I've heard so many times how it's just "natural" for women to be in an inferior position in society, because they are physically weaker, and it somehow follows that that means it is inevitable that women are subjugated. As if there are no other factors in life! As if we don't use our powers of reason to decide for ourselves about a variety of matters all of the damn time! "Well, gee, okay! I have slightly fewer muscles than you, so that must mean I am totally stupid and worthless! I should just let you have power over me!"

I want to find a new way to radically change things. When I try, of course I can't. It seems like all the things are already out there, right? People have already suggested everything that there can be, as far as social organization goes. Right? Of course not. That's what everyone thinks before the next new idea comes along. Standing on the shoulders of giants isn't the only thing that is supposed to happen. You're supposed to actually look out and see further. But I haven't been able to do so so far, I think.

And now we're looped back around, to my utter incompetence.

How much of it is from me as me, and how much of it is institutional sexism? It seems to me that people don't take me seriously when I talk. They wave away my ideas and say the dreaded "yes but" before I can even get two sentences out. It frustrates me. But that might just be a consequence of 1) my personality, 2) my inexperience in almost everything---perpetually at square one, and 3) my lack of confidence. But it also might have to do with my being a woman in a world of inequality. And it's not like those things are all discrete entities, either. My personality has been shaped a bit or more by the world, and if it is a sexist world (which it is), then I am going to self-loathe, and have a confidence problem. Saying it that way sounds so trite, but confidence is more than just extroverted and public. It also has to do with how I frame my problems, my daily life, what I choose to do privately and publicly.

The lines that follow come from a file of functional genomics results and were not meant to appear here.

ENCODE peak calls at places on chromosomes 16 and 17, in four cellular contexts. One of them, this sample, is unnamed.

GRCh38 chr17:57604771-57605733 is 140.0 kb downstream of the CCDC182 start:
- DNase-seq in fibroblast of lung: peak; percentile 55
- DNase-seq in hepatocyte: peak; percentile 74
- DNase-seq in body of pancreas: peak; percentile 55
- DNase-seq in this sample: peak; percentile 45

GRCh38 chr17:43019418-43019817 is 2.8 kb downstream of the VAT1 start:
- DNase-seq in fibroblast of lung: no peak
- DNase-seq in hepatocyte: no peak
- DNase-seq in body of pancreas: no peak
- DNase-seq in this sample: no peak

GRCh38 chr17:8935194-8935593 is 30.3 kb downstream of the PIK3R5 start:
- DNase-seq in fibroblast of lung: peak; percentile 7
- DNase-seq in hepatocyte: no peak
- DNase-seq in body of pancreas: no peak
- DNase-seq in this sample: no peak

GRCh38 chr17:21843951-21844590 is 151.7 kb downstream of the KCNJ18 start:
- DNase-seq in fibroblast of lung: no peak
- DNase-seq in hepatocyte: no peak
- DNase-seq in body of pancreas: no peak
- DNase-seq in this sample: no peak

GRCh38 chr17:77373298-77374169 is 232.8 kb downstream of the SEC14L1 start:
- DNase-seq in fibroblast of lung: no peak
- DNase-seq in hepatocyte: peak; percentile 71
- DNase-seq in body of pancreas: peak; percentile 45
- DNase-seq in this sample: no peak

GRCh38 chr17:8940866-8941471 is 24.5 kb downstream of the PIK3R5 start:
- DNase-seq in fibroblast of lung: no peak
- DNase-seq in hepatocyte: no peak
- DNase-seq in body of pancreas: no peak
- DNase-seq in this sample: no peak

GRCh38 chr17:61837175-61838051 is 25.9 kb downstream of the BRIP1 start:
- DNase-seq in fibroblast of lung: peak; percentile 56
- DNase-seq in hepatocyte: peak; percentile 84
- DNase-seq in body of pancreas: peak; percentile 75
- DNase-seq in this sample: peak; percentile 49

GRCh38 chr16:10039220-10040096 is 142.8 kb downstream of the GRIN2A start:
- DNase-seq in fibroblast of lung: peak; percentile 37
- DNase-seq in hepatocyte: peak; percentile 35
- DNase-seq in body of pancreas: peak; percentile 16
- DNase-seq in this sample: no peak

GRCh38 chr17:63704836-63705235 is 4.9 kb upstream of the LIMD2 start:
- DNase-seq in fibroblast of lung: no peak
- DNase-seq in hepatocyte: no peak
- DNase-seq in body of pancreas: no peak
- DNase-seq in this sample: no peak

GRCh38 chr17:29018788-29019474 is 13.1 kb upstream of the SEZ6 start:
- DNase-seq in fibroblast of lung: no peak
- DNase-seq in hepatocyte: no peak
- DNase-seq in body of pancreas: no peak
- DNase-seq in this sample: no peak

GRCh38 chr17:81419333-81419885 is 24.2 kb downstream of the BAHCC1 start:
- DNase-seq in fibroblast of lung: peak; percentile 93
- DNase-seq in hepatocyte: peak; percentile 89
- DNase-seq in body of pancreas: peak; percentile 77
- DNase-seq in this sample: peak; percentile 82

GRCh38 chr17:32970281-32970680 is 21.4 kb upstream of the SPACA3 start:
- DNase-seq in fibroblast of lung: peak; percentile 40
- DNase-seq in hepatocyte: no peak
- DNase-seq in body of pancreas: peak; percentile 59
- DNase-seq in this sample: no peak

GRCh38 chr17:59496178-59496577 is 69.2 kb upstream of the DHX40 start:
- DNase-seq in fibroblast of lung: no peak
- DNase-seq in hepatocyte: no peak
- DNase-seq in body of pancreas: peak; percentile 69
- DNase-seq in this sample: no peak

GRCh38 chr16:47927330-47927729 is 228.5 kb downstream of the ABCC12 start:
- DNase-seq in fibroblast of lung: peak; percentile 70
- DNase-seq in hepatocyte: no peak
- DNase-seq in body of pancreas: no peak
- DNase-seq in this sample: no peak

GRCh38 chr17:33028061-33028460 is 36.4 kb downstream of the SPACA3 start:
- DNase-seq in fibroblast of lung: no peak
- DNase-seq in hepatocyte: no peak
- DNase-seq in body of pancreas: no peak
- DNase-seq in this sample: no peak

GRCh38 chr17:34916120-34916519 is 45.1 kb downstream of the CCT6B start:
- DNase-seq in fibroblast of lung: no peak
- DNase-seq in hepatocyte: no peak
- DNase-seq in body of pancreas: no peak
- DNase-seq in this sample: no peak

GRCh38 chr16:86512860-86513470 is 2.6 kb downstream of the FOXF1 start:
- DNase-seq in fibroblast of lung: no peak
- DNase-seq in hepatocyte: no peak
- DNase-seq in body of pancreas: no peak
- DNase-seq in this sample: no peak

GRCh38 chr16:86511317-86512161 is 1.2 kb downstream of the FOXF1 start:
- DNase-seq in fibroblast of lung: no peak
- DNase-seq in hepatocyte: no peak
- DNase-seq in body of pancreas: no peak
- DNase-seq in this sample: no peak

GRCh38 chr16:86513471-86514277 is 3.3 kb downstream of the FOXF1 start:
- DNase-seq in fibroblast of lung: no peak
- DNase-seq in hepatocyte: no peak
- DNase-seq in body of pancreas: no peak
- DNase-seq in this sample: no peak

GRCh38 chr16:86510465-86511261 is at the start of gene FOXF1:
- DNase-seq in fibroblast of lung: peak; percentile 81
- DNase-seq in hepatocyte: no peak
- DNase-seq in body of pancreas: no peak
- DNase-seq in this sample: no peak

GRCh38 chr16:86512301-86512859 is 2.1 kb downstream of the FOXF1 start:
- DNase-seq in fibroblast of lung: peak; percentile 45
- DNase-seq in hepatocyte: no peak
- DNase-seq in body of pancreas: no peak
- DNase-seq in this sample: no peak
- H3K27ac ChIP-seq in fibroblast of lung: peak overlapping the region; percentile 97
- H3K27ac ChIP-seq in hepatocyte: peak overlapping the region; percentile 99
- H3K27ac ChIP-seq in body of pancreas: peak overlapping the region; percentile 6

So I'm confused.

I'm done for now. But I want to talk about being, becoming, and remaining radical. I want to talk about those passages. I want to not care when people dislike or hate me, or at least not let it deter me from radicalizing at all, if I really want to. I'd apply this sort of thinking to animals as well, and poverty. I want to root out my unexamined notions. I want to change, truly change. But I won't, in all likelihood I'm one of those who has given up in despair. I am tired for no reason, I am depleted. It's so fucking HARD.

[User Picture]From: likethewatch
2013-04-22 04:20 am (UTC)
I'd like to engage you on this. I read the same article and was energized. I identify as more of a Marxist feminist, and the feminist part is having some trouble with contemporary individuals calling themselves feminists, and who ideologically oppose the work men want to do in studying their own condition. This is not my feminism.

We're individuals. You can't "blame" any of your identities for the totality of your life. There is a human drive to make sense of the world by finding patterns, but the nature of life is constant change, also, and so we are stymied. The best thing we can do is try to be open to the truth without ideology or stereotype, but this is hard to do.